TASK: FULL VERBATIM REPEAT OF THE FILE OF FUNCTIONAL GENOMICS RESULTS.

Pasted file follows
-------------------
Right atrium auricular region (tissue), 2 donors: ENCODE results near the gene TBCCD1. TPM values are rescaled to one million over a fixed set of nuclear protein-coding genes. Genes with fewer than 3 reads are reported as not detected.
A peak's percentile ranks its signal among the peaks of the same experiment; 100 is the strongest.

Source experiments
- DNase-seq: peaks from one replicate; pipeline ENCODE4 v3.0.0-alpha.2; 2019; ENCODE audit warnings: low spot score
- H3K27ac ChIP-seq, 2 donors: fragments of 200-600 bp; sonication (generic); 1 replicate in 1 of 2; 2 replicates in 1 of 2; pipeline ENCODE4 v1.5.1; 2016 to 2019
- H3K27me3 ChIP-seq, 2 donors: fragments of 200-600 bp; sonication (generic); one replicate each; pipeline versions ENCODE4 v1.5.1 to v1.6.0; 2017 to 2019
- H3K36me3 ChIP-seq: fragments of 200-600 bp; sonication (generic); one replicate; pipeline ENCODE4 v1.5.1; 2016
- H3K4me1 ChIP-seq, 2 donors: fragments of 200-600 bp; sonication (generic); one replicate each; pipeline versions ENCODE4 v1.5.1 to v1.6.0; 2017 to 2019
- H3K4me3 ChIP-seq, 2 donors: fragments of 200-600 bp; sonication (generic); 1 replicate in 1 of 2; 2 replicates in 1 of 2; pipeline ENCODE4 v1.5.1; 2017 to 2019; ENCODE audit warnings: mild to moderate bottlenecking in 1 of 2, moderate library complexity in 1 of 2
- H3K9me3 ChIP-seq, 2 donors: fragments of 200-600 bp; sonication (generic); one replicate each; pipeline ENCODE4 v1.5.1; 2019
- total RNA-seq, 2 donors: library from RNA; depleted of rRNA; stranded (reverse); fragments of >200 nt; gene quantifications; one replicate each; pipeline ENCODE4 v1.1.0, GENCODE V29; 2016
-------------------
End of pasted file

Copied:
Right atrium auricular region (tissue), 2 donors: ENCODE results near the gene TBCCD1. TPM values are rescaled to one million over a fixed set of nuclear protein-coding genes. Genes with fewer than 3 reads are reported as not detected.
A peak's percentile ranks its signal among the peaks of the same experiment; 100 is the strongest.

Source experiments
- DNase-seq: peaks from one replicate; pipeline ENCODE4 v3.0.0-alpha.2; 2019; ENCODE audit warnings: low spot score
- H3K27ac ChIP-seq, 2 donors: fragments of 200-600 bp; sonication (generic); 1 replicate in 1 of 2; 2 replicates in 1 of 2; pipeline ENCODE4 v1.5.1; 2016 to 2019
- H3K27me3 ChIP-seq, 2 donors: fragments of 200-600 bp; sonication (generic); one replicate each; pipeline versions ENCODE4 v1.5.1 to v1.6.0; 2017 to 2019
- H3K36me3 ChIP-seq: fragments of 200-600 bp; sonication (generic); one replicate; pipeline ENCODE4 v1.5.1; 2016
- H3K4me1 ChIP-seq, 2 donors: fragments of 200-600 bp; sonication (generic); one replicate each; pipeline versions ENCODE4 v1.5.1 to v1.6.0; 2017 to 2019
- H3K4me3 ChIP-seq, 2 donors: fragments of 200-600 bp; sonication (generic); 1 replicate in 1 of 2; 2 replicates in 1 of 2; pipeline ENCODE4 v1.5.1; 2017 to 2019; ENCODE audit warnings: mild to moderate bottlenecking in 1 of 2, moderate library complexity in 1 of 2
- H3K9me3 ChIP-seq, 2 donors: fragments of 200-600 bp; sonication (generic); one replicate each; pipeline ENCODE4 v1.5.1; 2019
- total RNA-seq, 2 donors: library from RNA; depleted of rRNA; stranded (reverse); fragments of >200 nt; gene quantifications; one replicate each; pipeline ENCODE4 v1.1.0, GENCODE V29; 2016